Trump’s comeback could mean a ‘foggy’ future for Southern California Republicans – Orange County Register

Former President Donald Trump has officially made his comeback — but is that what a Republican in Southern California wants?

Nearly seven and a half years (or approximately 2,700 days) since Trump first descended that golden escalator to Neil Young’s “Rockin’ in the Free World” at his New York City hotel, the former president announced a third run for the White House .

Back then, Trump’s message was one that made himself the best candidate to defeat the Islamic State group, create jobs and boost the country’s economy.

This time, about 1,200 miles south in Florida, Trump — who is under investigation for his actions related to the deadly 2021 Capitol riot and for allegedly misusing classified information when he left office — has high gas and turkey prices denounced and promised to be “the president who will finally regulate education” and shook up illegal immigration.

“There’s a part of Donald Trump that’s a strong leader in America’s culture war, and people like that,” said Jon Fleischman, a California political strategist.

RELATED: Most California voters don’t want Biden or Trump running in 2024

Elisha Krauss, a Los Angeles-based conservative commentator who doesn’t support a Trump revival, said there will “always be a small percentage of GOPers, more likely in California or across the country, who are going to poke fun at him.”

“Part of the loyalty that you see towards Trump even now is because people really give him credit for opening their eyes to corruption and the size and hype of the government,” Krauss said of California supporters. “Even if they’re not die-hard election deniers, they don’t want to let go of him as a role model or speaker.”

Los Angeles County Republican Party Chairman Timothy L. O’Reilly said, “Nearly every Republican celebrates the effective conservative policies introduced during President Trump’s administration. Many of our members will look forward to his potential return.”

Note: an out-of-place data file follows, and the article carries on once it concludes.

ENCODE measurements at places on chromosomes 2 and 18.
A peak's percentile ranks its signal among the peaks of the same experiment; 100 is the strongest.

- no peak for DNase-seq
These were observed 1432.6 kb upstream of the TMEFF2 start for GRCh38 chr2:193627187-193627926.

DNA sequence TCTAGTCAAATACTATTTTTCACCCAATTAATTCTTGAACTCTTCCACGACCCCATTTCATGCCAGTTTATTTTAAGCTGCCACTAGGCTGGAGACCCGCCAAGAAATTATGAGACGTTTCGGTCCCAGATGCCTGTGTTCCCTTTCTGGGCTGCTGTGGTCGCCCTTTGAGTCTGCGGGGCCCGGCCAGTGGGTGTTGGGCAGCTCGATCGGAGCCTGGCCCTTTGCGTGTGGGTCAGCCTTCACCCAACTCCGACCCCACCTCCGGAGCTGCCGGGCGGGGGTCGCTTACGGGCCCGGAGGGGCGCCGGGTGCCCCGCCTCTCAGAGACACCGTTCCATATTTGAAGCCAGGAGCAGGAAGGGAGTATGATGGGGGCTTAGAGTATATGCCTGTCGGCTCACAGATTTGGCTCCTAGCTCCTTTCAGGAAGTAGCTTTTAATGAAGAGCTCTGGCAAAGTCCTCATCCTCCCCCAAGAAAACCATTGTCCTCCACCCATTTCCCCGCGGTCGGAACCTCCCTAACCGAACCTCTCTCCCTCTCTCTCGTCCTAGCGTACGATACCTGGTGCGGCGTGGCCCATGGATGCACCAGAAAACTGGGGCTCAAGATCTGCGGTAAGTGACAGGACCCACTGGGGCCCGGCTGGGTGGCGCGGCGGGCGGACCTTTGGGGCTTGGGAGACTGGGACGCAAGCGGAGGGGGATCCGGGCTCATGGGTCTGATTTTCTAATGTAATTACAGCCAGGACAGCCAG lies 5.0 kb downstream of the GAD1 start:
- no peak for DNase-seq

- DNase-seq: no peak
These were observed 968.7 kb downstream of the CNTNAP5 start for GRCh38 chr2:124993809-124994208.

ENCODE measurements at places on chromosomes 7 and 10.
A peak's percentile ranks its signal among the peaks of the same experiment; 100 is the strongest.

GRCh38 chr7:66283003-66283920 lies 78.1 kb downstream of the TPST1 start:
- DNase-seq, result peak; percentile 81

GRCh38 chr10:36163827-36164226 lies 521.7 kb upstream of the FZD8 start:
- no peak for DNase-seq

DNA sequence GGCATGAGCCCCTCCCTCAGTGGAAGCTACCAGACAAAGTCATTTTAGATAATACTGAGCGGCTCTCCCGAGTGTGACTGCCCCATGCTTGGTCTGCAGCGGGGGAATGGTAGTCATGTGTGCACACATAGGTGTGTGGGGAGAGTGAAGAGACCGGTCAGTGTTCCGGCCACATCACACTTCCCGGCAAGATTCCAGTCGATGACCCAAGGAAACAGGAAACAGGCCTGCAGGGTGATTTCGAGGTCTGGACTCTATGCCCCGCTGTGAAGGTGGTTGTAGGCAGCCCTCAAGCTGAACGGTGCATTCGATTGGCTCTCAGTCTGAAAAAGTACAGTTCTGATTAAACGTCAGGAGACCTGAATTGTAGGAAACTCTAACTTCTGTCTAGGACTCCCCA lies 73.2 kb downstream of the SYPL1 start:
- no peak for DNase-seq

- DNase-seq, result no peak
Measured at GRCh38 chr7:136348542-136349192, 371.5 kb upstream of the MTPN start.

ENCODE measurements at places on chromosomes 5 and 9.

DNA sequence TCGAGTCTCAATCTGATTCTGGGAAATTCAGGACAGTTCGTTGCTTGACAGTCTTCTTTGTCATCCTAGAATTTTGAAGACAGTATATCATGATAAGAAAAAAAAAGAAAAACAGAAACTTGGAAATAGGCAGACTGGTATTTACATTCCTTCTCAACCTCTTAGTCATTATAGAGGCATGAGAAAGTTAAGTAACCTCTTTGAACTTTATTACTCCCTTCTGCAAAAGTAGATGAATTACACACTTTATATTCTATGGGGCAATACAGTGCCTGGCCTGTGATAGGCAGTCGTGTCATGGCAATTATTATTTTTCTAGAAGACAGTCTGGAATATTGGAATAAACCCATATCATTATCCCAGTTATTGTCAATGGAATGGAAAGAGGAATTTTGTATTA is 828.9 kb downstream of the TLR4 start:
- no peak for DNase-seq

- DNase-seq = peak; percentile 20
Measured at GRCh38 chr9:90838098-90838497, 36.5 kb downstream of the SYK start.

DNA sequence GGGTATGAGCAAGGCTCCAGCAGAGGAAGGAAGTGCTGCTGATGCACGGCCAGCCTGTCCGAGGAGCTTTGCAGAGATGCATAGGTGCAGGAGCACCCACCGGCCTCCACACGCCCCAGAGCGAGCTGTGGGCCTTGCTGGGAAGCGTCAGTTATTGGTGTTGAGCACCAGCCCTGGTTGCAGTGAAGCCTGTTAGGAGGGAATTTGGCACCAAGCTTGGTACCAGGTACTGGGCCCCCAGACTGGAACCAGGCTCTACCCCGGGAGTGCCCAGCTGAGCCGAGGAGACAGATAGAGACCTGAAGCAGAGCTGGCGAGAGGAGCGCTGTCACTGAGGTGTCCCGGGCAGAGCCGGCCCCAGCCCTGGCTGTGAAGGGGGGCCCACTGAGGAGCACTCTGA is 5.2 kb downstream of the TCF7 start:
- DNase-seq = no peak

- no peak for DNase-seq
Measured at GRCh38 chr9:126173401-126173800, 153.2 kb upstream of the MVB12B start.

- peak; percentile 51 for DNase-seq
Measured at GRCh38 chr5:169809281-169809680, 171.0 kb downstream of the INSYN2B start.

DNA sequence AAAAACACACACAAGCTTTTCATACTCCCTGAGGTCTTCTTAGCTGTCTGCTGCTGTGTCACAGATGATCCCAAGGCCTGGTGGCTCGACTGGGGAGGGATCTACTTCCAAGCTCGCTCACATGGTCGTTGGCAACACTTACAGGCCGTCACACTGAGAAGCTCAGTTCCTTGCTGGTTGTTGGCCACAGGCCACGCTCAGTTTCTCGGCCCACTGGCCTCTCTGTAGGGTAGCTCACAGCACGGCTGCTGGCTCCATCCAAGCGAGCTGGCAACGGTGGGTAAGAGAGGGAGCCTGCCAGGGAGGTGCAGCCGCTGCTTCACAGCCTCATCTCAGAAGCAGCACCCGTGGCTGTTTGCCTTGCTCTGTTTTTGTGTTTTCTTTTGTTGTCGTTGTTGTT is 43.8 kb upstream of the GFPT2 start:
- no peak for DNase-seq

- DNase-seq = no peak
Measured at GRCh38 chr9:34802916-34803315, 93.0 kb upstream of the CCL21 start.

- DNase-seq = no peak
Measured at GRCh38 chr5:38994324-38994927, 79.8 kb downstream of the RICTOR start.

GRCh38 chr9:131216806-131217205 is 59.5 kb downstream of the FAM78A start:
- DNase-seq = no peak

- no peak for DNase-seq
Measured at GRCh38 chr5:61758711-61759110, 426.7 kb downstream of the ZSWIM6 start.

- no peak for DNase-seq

Donald Trump takes the stage for the second GOP presidential debate at the Ronald Reagan Library in Simi Valley, CA September 16, 2015. On Tuesday, November 15, Trump announced his third presidential bid.  (Photo by David Crane/Los Angeles News Group )
Donald Trump takes the stage for the second GOP presidential debate at the Ronald Reagan Library on September 16, 2015 in Simi Valley, California. On Tuesday, November 15, Trump announced his third presidential candidacy. (Photo by David Crane/Los Angeles News Group)

Trump’s announcement came fairly early in the 2024 cycle, after a relatively disappointing mid-election season for the GOP. And there has been speculation about several other Republican officials, including Florida Gov. Ron DeSantis, potentially preparing for a White House run.

“Right now it’s an interesting time for Trump to make an announcement. The election didn’t go the way a Republican would have liked,” said Fleischman, former executive director of the California Republican Party.

“I don’t know how the election day results directly affect Trump. But I know they affect him indirectly because obviously, at least for now, Ron DeSantis is the other person being talked about and he had an amazing election night,” Fleischman said. “With grassroots votes, Trump starts off very strong, but … now an eye is on Ron DeSantis that may not have been entirely on it before. And maybe there’s an opening to say, ‘I know Trump, but who is this other guy and what’s up with him and what’s the secret sauce he found in Florida because I want to win .'”

Matthew Beckmann, a UCI professor of political science, called Republicans’ horizons “foggy.”

“It’s easy to imagine Trump re-establishing himself as the party’s obvious flag-bearer, and it’s just as easy to imagine him becoming a visible but marginal player,” Beckmann said. “That’s why Trump’s announcement puts other Republicans in a difficult position right now. He forces them to choose a horse long before it’s clear who else could run, let alone win.”

When the now 76-year-old Trump first ran in 2016, he faced a large group of Republican contenders in the primary — which ultimately worked in his favor.

“It’s hard to imagine the rest of the potential candidates rallying behind any of them, so it’s entirely possible that Trump could once again capitalize on the divided loyalty of non-Trump Republican voters,” said Dan Schnur, a politics professor at the U.S.C.